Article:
The 38-year-old, nonprofit company, a mainstay of Seattle's nationally respected professional-theater landscape, has just $3,000 left in its checking account and is an estimated $1.7 million in debt, according to Katherine Janeway and Sheena Aebig, co-chairs of ACT's board of directors.
Without raising substantial money immediately, say Janeway and Aebig, the theater will be unable to mount its 2003-2004 season of plays, pay off its creditors or hire back the many staff members ACT has laid off during the past three months.
If the drive fails, ACT would also be unable to honor an estimated 5,000 subscriptions already purchased by patrons for the 2003-2004 season. Subscription packages for 2003 range from $62 to $218.
Board members announced that due to its "extreme" fiscal crisis, ACT has terminated a plan to hire noted Los Angeles theater artist Robert Egan as the company's new artistic director. And a week ago the board accepted the resignation of Jim Loder, ACT's managing director for the past three years.
With the theater's future in serious jeopardy, former ACT managing director Susan Trapnell has come forward to work as a volunteer management consultant, and ACT's furloughed associate artistic director Kurt Beattie is donating his time as artistic consultant.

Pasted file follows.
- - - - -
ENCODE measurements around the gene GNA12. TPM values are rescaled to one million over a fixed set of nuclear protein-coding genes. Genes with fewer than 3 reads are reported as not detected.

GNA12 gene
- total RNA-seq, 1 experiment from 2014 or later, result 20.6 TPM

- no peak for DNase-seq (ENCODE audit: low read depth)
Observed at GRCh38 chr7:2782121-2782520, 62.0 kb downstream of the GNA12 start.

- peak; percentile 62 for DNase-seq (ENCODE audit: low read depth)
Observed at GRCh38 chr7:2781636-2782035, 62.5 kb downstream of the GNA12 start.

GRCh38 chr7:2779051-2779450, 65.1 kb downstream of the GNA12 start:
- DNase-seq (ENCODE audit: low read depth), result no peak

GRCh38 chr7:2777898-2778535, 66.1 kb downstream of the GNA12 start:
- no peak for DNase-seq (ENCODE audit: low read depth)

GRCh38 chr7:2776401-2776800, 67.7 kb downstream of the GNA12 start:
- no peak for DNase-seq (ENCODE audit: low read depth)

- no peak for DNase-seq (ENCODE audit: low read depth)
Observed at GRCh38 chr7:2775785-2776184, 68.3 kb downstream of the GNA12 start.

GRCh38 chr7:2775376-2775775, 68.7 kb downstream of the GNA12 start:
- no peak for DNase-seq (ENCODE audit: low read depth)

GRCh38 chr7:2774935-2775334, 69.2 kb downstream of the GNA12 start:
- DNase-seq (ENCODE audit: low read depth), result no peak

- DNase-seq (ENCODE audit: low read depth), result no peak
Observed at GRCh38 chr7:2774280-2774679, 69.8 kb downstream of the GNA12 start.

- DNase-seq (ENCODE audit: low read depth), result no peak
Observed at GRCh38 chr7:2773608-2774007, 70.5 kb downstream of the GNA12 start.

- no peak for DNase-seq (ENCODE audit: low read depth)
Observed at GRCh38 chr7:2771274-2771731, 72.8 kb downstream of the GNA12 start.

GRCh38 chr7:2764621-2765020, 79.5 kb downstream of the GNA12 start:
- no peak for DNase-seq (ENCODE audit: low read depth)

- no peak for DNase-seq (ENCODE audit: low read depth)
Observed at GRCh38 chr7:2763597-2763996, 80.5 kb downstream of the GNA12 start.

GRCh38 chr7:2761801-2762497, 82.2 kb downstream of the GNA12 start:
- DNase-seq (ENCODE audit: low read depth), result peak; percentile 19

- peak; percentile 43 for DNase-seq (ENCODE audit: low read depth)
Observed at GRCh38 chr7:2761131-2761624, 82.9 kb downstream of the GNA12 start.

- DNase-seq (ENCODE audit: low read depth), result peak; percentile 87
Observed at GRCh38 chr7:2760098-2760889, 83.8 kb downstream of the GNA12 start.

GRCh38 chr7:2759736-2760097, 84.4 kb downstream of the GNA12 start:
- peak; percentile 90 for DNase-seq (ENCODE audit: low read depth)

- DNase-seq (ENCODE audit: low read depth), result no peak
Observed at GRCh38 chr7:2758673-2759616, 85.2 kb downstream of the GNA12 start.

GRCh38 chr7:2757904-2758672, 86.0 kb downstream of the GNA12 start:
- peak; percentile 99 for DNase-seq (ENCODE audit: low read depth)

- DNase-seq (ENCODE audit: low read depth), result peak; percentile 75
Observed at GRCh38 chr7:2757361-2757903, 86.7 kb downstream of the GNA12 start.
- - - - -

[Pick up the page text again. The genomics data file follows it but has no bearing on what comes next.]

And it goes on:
Though it was widely reported that ACT laid off some key staff members during the past three months and posted a $500,000 loss in 2002, the extent of the company's financial woes comes as a surprise to many Seattle arts professionals and patrons.
"I am stunned," says Laura Penn, general manager of Seattle's Intiman Theatre. "The complexity of these organizations is underestimated and the tide can turn very quickly."
Aebig, a Seattle bankruptcy attorney who became an ACT trustee in July, said she did not know how broke the theater was until Jan. 4, when ACT staffers told the board the organization had run out of cash.
In response, Aebig, Janeway and others on the 25-member board privately raised more than $150,000 to meet the payroll for a skeleton staff of nine employees (down from the theater's usual 65-member staff) and to "keep the lights turned on."
The board also found donors willing to pledge $290,000 in contributions to ACT. But Aebig said this money will not be spent unless the additional $1.5 million from a major donor or donor group can be secured by next Friday.
"If (big donors) don't step forward today, there won't be a tomorrow," emphasized Alan Rappoport, another ACT board member.
So what went wrong? How could a major theater that sold 120,000 tickets in 2001, raised its budget to a record $5.8 million in 2002, and amassed an endowment fund of $1.25 million, be on the brink of extinction?
Board members, Trapnell and former staffers say the problems have been cumulative. They've gathered in force quietly since ACT moved from its original quarters on lower Queen Anne in 1996 to an elaborate new complex in the Eagles building, at Seventh Avenue and Union Street, and increased its expenses dramatically.